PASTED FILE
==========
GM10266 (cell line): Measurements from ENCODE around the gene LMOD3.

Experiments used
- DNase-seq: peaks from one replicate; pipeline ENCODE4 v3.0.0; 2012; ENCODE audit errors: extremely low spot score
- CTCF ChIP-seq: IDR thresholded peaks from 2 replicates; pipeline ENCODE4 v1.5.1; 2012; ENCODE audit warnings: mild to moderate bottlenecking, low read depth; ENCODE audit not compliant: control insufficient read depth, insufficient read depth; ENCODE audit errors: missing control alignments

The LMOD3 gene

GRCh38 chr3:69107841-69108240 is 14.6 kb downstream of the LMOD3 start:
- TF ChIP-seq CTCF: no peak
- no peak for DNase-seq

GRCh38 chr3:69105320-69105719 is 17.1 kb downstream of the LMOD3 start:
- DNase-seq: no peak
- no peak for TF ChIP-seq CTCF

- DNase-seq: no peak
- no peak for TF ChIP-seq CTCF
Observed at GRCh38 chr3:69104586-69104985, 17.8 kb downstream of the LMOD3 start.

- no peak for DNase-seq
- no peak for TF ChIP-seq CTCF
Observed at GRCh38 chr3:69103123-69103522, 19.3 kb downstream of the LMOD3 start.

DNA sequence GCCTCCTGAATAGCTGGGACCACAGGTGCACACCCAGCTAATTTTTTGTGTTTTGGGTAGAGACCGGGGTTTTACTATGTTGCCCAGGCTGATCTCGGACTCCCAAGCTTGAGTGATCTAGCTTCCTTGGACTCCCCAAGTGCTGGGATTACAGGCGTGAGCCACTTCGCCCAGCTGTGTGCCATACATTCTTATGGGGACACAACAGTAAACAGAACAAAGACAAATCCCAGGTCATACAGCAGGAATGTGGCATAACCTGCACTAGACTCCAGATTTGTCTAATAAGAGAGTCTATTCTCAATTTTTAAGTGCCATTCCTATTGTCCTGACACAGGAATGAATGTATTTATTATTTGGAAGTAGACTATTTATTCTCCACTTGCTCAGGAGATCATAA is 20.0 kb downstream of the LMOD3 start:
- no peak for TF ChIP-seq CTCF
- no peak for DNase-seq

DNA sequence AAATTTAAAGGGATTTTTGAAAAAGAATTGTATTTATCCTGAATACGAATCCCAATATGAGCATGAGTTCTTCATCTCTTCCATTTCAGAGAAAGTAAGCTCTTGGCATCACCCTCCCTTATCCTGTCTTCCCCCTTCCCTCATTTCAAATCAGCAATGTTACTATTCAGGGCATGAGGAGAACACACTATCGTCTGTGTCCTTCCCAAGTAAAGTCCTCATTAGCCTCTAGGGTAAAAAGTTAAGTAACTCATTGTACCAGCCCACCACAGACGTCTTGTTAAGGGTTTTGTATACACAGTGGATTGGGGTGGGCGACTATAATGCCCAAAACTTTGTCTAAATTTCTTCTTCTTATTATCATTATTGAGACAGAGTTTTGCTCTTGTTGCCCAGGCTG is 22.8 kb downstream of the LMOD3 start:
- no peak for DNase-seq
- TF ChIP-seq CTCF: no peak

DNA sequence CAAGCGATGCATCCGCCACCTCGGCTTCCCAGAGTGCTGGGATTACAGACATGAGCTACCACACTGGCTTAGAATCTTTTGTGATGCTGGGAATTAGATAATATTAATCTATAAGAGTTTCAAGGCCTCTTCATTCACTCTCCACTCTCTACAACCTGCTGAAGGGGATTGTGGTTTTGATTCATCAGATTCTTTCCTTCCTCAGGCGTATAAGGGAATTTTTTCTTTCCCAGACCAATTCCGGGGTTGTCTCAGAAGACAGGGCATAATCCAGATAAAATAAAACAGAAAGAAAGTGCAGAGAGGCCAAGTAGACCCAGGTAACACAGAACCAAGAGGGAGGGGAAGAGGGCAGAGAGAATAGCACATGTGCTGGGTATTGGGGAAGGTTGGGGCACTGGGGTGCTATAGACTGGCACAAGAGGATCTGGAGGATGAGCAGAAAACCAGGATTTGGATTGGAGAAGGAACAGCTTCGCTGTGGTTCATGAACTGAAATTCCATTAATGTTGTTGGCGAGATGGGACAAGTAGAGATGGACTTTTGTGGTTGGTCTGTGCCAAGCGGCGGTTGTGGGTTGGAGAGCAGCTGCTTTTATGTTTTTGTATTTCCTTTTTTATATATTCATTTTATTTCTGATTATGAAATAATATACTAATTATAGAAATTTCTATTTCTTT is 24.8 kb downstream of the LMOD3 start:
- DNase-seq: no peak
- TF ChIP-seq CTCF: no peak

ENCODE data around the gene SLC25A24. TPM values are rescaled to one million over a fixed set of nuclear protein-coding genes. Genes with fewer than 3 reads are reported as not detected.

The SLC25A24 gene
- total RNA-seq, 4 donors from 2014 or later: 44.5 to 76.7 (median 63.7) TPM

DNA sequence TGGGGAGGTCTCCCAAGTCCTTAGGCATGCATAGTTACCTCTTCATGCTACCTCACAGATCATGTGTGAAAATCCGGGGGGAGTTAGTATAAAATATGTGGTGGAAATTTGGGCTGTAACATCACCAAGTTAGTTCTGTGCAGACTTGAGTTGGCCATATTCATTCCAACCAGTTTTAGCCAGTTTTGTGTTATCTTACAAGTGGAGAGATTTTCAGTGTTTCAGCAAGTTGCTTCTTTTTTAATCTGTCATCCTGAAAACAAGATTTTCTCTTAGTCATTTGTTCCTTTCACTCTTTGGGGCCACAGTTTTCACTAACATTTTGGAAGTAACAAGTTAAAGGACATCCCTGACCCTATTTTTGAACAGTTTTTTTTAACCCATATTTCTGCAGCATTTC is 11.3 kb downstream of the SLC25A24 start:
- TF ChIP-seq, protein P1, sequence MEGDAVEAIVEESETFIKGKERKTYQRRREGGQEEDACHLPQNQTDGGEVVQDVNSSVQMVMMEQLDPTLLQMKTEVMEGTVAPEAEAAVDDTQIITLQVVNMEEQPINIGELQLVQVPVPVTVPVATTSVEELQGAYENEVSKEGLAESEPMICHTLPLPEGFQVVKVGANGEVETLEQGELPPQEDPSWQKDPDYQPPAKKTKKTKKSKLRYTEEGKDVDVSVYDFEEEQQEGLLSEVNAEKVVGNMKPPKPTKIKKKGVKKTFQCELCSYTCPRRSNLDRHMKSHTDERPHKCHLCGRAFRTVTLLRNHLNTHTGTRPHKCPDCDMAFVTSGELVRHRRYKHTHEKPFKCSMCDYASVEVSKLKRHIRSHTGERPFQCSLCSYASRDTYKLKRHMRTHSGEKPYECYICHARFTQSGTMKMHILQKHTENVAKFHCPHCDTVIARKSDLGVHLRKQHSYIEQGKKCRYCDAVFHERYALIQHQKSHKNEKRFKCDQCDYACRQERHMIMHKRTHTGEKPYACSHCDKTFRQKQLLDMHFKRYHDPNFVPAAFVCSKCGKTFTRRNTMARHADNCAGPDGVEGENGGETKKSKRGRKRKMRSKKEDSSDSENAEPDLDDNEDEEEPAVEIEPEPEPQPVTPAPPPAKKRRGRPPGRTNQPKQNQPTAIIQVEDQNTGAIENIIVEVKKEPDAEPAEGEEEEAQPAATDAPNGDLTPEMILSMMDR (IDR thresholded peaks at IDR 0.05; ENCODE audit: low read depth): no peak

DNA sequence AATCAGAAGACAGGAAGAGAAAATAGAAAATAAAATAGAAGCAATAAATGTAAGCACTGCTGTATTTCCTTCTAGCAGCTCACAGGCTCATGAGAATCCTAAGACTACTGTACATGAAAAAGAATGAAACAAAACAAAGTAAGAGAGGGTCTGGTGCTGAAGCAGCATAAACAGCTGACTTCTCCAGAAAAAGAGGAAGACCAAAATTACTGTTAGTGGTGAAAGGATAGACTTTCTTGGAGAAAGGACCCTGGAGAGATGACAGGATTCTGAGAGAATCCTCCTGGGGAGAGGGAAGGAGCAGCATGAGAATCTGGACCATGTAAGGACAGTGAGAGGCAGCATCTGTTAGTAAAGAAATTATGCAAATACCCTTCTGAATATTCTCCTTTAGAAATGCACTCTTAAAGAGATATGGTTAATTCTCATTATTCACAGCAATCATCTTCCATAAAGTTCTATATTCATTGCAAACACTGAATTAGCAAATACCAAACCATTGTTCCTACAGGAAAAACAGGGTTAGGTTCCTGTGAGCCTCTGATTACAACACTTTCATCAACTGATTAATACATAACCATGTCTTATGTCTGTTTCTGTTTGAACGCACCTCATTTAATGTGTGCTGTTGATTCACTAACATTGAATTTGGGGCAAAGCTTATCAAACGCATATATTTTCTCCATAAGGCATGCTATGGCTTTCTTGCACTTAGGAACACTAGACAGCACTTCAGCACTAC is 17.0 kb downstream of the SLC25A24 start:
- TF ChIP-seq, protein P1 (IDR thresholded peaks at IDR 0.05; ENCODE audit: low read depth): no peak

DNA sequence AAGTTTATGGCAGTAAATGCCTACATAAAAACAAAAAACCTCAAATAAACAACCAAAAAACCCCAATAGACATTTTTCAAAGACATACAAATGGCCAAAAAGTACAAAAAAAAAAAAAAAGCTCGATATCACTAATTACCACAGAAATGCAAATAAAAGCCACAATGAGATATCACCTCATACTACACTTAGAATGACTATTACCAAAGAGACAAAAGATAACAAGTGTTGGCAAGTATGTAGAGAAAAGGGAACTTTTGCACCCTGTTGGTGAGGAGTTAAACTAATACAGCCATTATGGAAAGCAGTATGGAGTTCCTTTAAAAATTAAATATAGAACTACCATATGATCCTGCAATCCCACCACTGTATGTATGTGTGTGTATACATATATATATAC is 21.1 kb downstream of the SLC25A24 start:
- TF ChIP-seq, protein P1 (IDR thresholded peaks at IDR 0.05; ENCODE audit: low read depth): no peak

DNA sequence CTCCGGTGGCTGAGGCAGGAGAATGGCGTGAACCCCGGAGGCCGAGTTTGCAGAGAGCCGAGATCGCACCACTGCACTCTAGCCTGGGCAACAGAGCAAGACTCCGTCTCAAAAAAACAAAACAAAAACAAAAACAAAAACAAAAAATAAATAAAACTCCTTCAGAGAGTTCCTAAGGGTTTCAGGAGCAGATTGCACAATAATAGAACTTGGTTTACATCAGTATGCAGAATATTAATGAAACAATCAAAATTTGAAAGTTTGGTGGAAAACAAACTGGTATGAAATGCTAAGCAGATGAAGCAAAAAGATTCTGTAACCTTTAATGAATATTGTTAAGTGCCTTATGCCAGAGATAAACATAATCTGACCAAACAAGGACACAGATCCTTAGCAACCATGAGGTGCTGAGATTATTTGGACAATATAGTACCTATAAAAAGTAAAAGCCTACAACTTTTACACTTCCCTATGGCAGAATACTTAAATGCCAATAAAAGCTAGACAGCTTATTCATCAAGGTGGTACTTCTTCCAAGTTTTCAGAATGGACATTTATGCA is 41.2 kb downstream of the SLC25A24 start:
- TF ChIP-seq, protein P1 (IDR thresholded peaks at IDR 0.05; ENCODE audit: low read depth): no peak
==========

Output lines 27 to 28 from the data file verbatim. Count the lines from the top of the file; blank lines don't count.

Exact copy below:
ENCODE data around the gene SLC25A24. TPM values are rescaled to one million over a fixed set of nuclear protein-coding genes. Genes with fewer than 3 reads are reported as not detected.

The SLC25A24 gene